A collaboration among researchers at the Yale School of Medicine and 10 other research institutions has discovered gene signatures — or related sets of genes — associated with the immune response to the influenza vaccination.

The researchers found nine genes and three gene clusters by studying antibody response in over 500 people. Findings from the study could be used to develop strategies to predict and improve the immune system’s response to vaccines. The research was published in the journal Science Immunology in August.

Antibodies induced by vaccination are an important mechanism of protection against infection. Despite the overall public health success of influenza vaccination, many individuals fail to induce a substantial antibody response. The study aimed to identify the immune response mechanisms underlying differences in influenza vaccination responses.

Previous research in identifying these gene signatures was unsuccessful, in part due to the relatively small sizes of the cohorts, according to Steven Kleinstein, a professor at the medical school and a co-author on the study.

Because the failure to respond to the flu vaccine is so rare in young people, a single research site is only going to have a very small number of younger subjects , explained Ruth Montgomery, associate dean of scientific affairs at the medical school and co-author on the study.

In 2010, the Division of Allergy, Immunology, and Transplantation at the National Institute of Allergy and Infectious Diseases established the Human Immunology Project Consortium program. One of the major goals of the program was to define gene signatures of human immune systems. The study grew out of a collaboration between many institutional projects exploring immune response to the influenza vaccination.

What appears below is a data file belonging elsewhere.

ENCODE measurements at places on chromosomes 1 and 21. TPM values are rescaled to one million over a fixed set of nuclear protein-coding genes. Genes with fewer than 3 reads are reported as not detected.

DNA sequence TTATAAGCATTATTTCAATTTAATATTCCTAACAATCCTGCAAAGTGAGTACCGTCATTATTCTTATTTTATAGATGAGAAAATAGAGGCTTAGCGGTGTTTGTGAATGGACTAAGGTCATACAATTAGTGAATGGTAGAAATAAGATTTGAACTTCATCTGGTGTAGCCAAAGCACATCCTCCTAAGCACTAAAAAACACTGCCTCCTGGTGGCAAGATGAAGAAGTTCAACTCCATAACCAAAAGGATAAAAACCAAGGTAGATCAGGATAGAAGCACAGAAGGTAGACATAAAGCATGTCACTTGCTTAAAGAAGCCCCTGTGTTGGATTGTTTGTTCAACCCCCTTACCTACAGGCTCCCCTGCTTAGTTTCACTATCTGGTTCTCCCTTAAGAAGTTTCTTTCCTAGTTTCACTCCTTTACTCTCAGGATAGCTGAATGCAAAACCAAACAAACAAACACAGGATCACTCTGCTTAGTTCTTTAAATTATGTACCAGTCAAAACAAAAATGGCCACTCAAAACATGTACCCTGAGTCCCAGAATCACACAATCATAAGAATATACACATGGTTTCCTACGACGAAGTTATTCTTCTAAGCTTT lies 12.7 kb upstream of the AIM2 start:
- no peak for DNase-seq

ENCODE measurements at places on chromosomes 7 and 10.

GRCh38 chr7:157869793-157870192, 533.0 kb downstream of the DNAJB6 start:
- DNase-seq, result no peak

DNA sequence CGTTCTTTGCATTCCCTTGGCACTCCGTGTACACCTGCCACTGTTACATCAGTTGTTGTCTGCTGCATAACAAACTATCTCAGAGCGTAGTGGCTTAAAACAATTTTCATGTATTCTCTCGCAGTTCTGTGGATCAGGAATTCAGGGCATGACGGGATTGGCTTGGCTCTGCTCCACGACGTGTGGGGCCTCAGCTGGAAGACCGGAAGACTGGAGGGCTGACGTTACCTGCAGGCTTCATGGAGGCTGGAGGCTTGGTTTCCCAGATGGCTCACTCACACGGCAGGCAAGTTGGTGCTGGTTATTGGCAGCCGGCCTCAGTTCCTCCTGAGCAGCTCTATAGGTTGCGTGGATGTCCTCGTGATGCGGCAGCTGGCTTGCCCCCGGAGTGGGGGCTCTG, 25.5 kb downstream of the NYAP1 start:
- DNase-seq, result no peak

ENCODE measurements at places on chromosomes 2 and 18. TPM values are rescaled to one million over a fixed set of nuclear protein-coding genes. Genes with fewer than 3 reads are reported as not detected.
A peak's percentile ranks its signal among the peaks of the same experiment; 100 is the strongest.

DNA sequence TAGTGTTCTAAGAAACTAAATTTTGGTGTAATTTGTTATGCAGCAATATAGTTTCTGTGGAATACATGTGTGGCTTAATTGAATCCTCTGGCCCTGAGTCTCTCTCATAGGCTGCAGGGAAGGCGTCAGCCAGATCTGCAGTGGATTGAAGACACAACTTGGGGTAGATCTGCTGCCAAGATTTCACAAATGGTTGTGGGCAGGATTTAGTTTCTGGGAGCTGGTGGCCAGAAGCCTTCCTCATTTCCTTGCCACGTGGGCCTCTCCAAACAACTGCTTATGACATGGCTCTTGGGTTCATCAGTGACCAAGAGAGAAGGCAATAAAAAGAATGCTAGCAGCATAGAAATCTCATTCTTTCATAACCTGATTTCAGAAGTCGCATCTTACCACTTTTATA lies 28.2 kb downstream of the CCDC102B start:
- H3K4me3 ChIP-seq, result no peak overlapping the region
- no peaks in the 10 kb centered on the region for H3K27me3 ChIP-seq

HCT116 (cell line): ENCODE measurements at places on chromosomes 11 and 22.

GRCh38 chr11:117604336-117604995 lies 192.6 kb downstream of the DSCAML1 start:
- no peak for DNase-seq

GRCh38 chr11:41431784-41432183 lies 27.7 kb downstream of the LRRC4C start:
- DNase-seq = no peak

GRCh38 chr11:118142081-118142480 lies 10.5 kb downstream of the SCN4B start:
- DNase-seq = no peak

“The beauty of this publication is that it combined the results from a number of groups in the country who were studying similar outcomes to the flu,” Montgomery said. “Because we worked together, using sophisticated bioinformatics analysis, we were able to find signatures that are relevant for important pathways in younger and older people.”

The researchers identified nine genes and three gene modules that were associated with the magnitude of the antibody response.

Researchers also said they found that these gene signatures had an inverse correlation in young and older individuals. For example, while the presence of a B cell receptor signaling signature was associated with better antibody responses in young individuals, it was associated with worse responses in older individuals, according to Kleinstein.

The multicohort analysis used the transcriptional baseline — the expression before vaccination — of the genes, which suggests that the basal immunological states can potentially be used to predict influenza vaccination responses, said Hailong Meng, a scientist at the medical school and co-author on the study.

The response to the flu vaccine, measured by production in antibodies that neutralize the virus, can then be predicted by looking at expression levels of the relevant genes, said Stefan Avey GRD ’17, a co-author on the study.

Avey added that the results could be used to potentially change treatment options for individuals with a lower response by combining the vaccine with drug therapies or using a different dose of vaccine.

The next step will be to investigate why the increased expression levels of the gene signature, which were associated with better antibody responses in the young, inversely correlated with those in older individuals, according to the researchers.

“Figuring out what drives this inverse effect should help us better understand how age influences the immune response and why older individuals are less successful in generating antibody responses following vaccination,” Kleinstein said.

Montgomery added that the researchers will also perform similar analyses on elements of the immune response to the flu vaccine that have not been studied in detail previously, such as neutrophils — the most abundant type of white blood cell — and platelets, which have recently been discovered to play an important role in inflammation and other parts of immunity.

According to the World Health Organization, annual influenza epidemics result in 3 million to 5 million cases of severe illness worldwide.                                                                                                                                                                                                                                                                                                            

Amy Xiongamy.xiong@yale.edu | @amyxiong_